Mum Was the Word—Though Fergie Never Uttered It—As the Duchess of York Wowed 'Em on Broadway
02/08/1988 at 01:00 AM EST
When, after several weeks of rumor, the announcement finally came from Buckingham Palace, it was elegantly simple: "The Duke and Duchess of York are very pleased to announce that the Duchess of York is expecting a baby in August." British oddsmakers immediately declared that Fergie is slightly favored to give birth to a boy, and that the odds against twins are 66-1 (there's no history of twins in either Fergie's or the royal family). So far, there is no line on whether the baby will be a royal redhead like Mum.
And how were Prince Andrew and the former Sarah Ferguson reacting to her pregnancy? No surprise there. "They are both extremely happy," said Maj. Ronald Ferguson, the soon-to-be granddad. "They have both been looking forward to starting a family." The baby, who will assume the title of Prince or Princess (first name) of York, will probably bring to an end the commuter marriage Andrew and Fergie have had since their wedding in July 1986. As a naval officer, Andrew now spends weekdays as a helicopter-weapons-training pilot at a base in Portland, Dorset, while the Duchess parks herself at their Buckingham Palace apartment or at Castlewood House in Surrey and works as a publisher's assistant. Fergie plans to continue her royal duties through May, and she will join Andrew as scheduled on a visit to L.A. late this month.
Though her pregnancy was widely rumored and endlessly speculated upon during her recent three-day visit to the U.S. for a charity benefit, Fergie wasn't giving away any secrets. There was no time for napping in her schedule, her belted waist seemed trimmer than ever, and at a lunch in Connecticut she had both red wine and champagne. Still, there may have been signs. "She was possibly more radiant than on her wedding day," reports one close-up observer. And her mother and stepfather, Susan and Hector Barrantes, did fly up from a polo party in Uruguay, perhaps to offer their congratulations in person.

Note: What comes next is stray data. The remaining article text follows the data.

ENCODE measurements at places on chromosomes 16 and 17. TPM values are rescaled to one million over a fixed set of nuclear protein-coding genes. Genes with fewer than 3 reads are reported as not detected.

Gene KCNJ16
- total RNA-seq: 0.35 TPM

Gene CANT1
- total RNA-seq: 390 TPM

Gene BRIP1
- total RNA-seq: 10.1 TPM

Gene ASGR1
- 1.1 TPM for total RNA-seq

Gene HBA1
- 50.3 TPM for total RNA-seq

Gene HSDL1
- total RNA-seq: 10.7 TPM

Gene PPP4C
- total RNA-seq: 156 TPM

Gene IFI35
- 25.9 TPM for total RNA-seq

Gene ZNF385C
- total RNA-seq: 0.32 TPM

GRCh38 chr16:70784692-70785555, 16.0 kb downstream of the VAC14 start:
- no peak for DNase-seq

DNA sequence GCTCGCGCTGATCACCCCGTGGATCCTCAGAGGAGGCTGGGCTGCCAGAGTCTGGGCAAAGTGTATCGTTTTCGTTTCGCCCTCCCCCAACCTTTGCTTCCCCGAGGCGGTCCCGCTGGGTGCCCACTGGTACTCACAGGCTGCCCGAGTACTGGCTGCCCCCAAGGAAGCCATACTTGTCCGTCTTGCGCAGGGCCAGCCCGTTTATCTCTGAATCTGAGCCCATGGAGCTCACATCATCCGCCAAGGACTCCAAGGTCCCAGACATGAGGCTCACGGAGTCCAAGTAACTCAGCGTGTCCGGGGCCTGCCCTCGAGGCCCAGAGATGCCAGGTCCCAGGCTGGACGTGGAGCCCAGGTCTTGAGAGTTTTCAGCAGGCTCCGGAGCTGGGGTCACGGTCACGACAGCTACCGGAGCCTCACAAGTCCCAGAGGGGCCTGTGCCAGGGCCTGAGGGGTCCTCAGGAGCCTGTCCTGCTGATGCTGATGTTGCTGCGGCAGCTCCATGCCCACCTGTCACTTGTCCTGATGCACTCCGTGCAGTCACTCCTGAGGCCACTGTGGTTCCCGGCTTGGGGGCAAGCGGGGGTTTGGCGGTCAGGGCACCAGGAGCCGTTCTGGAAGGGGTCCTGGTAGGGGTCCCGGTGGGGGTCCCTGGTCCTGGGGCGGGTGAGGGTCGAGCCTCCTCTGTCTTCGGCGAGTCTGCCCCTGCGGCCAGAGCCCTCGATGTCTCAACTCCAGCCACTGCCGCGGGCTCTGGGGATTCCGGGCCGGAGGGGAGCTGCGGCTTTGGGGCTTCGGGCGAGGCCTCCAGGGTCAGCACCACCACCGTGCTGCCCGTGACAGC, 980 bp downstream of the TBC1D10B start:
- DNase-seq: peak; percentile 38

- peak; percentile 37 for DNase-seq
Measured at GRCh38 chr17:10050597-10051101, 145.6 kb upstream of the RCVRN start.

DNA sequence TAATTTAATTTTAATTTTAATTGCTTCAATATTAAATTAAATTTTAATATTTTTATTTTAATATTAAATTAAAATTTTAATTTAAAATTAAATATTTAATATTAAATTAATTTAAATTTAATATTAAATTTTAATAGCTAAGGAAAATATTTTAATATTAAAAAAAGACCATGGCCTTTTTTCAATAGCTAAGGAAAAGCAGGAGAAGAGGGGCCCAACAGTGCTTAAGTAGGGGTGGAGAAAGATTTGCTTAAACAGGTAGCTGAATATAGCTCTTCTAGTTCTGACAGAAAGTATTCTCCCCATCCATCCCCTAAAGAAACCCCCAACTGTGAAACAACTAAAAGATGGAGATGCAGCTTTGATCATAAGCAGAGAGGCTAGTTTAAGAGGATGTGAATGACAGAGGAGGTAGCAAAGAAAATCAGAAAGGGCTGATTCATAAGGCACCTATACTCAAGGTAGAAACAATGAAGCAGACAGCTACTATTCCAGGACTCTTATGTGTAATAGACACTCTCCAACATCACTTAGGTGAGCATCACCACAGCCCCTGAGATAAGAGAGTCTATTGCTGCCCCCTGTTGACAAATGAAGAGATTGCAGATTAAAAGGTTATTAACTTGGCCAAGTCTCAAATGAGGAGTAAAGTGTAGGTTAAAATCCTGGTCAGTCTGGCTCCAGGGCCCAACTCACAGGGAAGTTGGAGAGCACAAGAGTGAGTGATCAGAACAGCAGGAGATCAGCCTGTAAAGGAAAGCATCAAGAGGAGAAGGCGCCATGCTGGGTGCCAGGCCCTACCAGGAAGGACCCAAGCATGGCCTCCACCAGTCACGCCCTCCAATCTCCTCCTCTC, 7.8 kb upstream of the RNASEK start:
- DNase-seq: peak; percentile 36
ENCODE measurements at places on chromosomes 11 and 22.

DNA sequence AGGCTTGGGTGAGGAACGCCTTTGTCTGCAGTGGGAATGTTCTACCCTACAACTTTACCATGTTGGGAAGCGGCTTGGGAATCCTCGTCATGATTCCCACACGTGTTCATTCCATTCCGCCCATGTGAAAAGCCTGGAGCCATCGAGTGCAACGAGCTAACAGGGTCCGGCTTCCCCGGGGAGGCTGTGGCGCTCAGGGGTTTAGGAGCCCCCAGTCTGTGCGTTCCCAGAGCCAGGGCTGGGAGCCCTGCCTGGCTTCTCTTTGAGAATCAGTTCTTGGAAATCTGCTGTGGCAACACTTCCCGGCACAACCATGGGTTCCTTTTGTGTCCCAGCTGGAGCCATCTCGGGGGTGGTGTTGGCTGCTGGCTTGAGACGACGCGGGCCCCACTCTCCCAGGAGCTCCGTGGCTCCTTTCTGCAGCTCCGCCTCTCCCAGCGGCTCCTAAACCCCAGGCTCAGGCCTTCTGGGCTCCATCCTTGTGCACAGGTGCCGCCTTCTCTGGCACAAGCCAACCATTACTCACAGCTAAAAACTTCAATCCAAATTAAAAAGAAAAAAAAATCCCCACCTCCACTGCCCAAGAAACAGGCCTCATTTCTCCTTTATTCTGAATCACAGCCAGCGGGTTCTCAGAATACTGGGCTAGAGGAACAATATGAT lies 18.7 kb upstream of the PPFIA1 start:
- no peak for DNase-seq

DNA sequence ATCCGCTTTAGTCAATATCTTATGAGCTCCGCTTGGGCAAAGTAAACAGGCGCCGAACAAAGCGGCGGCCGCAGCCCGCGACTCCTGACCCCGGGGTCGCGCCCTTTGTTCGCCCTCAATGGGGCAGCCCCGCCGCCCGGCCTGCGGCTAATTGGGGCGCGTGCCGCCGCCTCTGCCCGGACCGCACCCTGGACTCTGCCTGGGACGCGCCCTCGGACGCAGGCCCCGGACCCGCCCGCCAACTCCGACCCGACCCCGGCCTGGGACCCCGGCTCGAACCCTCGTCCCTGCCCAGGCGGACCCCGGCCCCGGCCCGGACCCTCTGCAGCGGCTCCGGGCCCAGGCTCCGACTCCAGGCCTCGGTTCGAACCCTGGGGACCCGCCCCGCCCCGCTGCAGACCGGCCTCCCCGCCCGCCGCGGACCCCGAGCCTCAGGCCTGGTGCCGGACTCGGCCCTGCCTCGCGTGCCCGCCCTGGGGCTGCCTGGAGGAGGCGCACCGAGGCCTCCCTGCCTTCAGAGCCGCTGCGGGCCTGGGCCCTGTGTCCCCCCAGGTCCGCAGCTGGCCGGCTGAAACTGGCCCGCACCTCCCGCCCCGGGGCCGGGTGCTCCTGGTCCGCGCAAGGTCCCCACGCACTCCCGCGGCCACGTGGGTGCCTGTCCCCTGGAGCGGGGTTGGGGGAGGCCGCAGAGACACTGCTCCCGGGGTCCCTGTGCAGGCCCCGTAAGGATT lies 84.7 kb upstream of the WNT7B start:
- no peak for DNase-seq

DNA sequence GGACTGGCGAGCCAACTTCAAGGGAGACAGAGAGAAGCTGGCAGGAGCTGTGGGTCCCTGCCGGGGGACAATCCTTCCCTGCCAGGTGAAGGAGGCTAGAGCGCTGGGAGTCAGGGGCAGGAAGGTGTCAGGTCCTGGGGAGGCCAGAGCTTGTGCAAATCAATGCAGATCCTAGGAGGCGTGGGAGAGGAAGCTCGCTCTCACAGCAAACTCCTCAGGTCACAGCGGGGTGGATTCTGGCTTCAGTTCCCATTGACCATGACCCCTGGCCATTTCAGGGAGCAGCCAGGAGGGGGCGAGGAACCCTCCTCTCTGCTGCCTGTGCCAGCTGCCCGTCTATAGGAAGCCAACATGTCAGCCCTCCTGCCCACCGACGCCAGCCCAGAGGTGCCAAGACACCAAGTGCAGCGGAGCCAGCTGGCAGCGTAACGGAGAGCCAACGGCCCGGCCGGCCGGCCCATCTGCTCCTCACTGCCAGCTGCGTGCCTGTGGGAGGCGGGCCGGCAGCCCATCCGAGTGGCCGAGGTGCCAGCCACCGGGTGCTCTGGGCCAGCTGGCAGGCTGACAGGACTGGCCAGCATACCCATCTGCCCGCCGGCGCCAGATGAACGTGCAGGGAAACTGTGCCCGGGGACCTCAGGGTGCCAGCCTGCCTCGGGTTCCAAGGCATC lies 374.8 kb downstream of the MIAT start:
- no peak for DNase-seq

Whatever her condition, Fergie was a hit, though a fifth grader who met her while she was touring the Eugene O'Neill Theater Center in Waterford, Conn., expressed disappointment that the Duchess wasn't wearing "a long gown and a cone on her head." Most Americans who encountered her seemed taken with Fergie's lack of pretension. "She wasn't two dimensional like a lot of the politicians and celebrities coming through here," said George C. White, director of the O'Neill Center, an organization that encourages the theater arts. The center was one of several beneficiaries of a $1,000-a-ticket Broadway performance (sponsored in part by PEOPLE) of the Andrew Lloyd Webber hit The Phantom of the Opera, followed by a dinner at the Waldorf-Astoria Hotel.
The evening went swimmingly, despite an attempt at disruption by an Irish Republican Army supporter who, brandishing a flag, rushed at the Duchess as she entered the Waldorf for dinner. (He was immediately arrested and jailed without bail.) Unruffled, Fergie proceeded as if nothing had happened, later sharing a table with Lloyd Webber and the Phantom himself, Michael Crawford. Conversation was animated. Any pauses, we know now, must have been pregnant ones.